Law didn't hamper suspect's gun buy

At least 1 gun was apparently purchased legally

Virginia law

Virginia Tech Shootings

April 18, 2007|By Michael Dresser | Michael Dresser,SUN REPORTER

Cho Seung-Hui, the 23-year-old student identified as the shooter in a deadly rampage at Virginia Tech University, apparently broke no laws in acquiring at least one of the weapons that left 33 people dead.

Under Virginia's gun laws, Cho was legally entitled to walk into Roanoke Firearms in Roanoke, Va., last month and walk out with a Glock 19 9 mm semiautomatic pistol the same day.

Though he has been described as a disturbed loner, his behavior aroused no suspicions on the part of the shop owner, who described Cho as a "nice, clean-cut college kid."

The commonwealth has no waiting period, and Cho's status as an immigrant from South Korea was not an issue because he held a federal "green card" as a permanent resident alien. It was not clear last night where he acquired another weapon, a .22-caliber handgun.

Had Cho applied for a permit to carry a concealed weapon, there were no apparent barriers to his receiving one. In Virginia, law enforcement authorities must issue a permit to anyone who requests one if the applicant doesn't fit into a narrow range of disqualifying categories -- such as having a criminal record.

Had Cho acquired a permit -- it remained unclear yesterday whether he did -- he may very well have been in compliance with the law up until he fired his first shot Monday morning in Blacksburg. In Virginia, it is not illegal for a permit holder to bring a concealed weapon onto the campus of a public university, though it is against Virginia Tech's school rules.

Virginia remains a relatively conservative state where firearms laws are seen as weak by proponents of gun control. The Brady Campaign to Prevent Gun Violence gives the state a grade of C-, compared with A- in Maryland.

In Virginia, said a Brady campaign spokesman, Chad Ramsey, "they don't do enough to keep guns out of the hands of people who shouldn't have them."

But while Maryland's gun laws are more restrictive, there is little reason to believe a similar transaction would not have gone through here. Maryland has a seven-day waiting period, but Cho apparently went on his shooting rampage 36 days after acquiring the Glock. There is little reason to think Maryland's more restrictive law on concealed firearms would have deterred an attacker who was bent on taking his own life.

Maryland law does restrict sales of assault weapons and limits the number of rounds a handgun can hold in its chamber to 20. But neither the Glock nor the Walther P-22 found at the scene of the attack qualifies as an assault weapon. The standard magazine of the compact Glock 19 -- the one the gun store owner said he sold to Cho -- holds 15 rounds. The Walther has a 10-round magazine.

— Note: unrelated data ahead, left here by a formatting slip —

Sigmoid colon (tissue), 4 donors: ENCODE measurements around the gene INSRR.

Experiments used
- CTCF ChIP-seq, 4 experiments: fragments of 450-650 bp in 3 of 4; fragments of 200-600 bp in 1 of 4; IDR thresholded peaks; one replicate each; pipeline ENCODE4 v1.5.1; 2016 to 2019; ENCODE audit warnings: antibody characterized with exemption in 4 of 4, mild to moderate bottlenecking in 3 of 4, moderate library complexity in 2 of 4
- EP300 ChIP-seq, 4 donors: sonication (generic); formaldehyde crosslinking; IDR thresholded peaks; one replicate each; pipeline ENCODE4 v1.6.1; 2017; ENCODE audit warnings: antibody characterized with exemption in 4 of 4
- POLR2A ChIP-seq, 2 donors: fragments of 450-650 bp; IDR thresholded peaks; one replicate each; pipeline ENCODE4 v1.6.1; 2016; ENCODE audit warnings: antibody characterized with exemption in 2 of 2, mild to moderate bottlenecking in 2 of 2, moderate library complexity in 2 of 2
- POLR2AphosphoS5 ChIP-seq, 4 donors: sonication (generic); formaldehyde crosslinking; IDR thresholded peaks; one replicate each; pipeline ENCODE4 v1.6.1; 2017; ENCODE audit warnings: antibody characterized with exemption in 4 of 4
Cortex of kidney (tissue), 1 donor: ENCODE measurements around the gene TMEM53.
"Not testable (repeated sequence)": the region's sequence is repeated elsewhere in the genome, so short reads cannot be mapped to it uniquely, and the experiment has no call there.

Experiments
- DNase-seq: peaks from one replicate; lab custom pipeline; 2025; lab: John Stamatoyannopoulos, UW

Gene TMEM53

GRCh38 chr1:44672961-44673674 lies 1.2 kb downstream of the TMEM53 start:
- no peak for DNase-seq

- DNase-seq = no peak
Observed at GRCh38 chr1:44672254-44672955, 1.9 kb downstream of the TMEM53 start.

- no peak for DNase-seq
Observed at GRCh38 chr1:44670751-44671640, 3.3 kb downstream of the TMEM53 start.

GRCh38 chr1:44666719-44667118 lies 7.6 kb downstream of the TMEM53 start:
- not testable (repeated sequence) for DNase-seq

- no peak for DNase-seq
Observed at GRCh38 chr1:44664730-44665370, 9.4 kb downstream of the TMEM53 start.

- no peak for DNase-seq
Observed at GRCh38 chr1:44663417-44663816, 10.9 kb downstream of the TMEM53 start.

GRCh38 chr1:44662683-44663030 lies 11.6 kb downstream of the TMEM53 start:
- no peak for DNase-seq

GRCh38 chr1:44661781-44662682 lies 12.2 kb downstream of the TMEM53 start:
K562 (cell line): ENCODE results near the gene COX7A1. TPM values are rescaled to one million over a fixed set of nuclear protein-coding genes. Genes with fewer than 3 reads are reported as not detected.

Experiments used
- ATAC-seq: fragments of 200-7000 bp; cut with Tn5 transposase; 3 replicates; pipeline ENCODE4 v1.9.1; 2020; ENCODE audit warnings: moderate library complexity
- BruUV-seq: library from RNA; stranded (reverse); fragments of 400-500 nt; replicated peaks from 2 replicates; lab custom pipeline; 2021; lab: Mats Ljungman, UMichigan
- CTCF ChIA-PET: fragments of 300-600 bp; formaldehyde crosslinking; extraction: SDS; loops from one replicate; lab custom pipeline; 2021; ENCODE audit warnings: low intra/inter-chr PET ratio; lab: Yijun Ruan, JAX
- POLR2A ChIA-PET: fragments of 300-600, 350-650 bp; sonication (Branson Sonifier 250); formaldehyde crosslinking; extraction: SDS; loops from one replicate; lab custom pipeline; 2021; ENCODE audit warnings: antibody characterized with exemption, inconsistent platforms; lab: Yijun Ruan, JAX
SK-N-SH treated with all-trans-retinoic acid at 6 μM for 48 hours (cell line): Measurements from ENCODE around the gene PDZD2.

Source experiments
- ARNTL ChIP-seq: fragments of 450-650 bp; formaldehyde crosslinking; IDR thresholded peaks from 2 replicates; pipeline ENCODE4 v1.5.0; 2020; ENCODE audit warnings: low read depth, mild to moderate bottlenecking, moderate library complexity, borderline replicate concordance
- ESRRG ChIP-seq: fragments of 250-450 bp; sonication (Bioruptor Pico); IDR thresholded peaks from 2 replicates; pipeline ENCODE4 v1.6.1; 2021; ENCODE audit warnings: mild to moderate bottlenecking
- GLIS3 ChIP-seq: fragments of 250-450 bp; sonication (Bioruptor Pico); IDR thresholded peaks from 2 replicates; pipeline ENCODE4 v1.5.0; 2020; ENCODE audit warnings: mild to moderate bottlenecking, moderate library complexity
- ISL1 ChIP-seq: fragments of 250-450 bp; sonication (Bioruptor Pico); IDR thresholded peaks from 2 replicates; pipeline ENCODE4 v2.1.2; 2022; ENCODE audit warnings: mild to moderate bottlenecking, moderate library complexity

B. K. Blankchtein, a self-defense trainer and former member of the Israeli army, said the killer picked good weapons for his murderous purpose.

Blankchtein, general manager of the Owings Mills training facility of Krav Maga Maryland, said the Glock and Walther models are relatively affordable and easy to conceal. He said the Glock is particularly simple to use and fast to reload. "Straight out of the box, it's probably the best firearm out there," he said.

Glock 9 mm pistols can be bought with 33-round magazines in some states -- including Virginia, but not Maryland -- but Blankchtein said the larger magazine might not have been needed. He said it takes just seconds for even a relative novice to eject one magazine and put in another.

The Walther, Blanktchein said, doesn't have as much penetrating power as the Glock because of its relatively low caliber. But he said the .22-caliber rounds are lethal in their own way. "Once they go in they will ricochet and create a lot of internal damage," he said.

Jim Purtillo, editor and published of the pro-gun rights newsletter Tripwire, said much of the blame for the high death toll should go to the administration of Virginia Tech for its policy prohibiting the carrying of concealed weapons on campus. He said that if other students in the vicinity had been carrying guns they would have had a chance to stop the killer.

"A gun-free zone is a place where a thug can wreak havoc with impunity," he said.

But Daniel Webster, co-director of the Johns Hopkins University Center for Gun Policy and Research, said there was no evidence that laws allowing widespread carrying of concealed weapons deter or reduce violent crime. He added that college campuses are particularly bad places to encourage people to carry guns.

"My experience on university campuses is that students don't always have the best comportment and self-control," Webster said.

michael.dresser@baltsun.com

The Associated Press contributed to this article.

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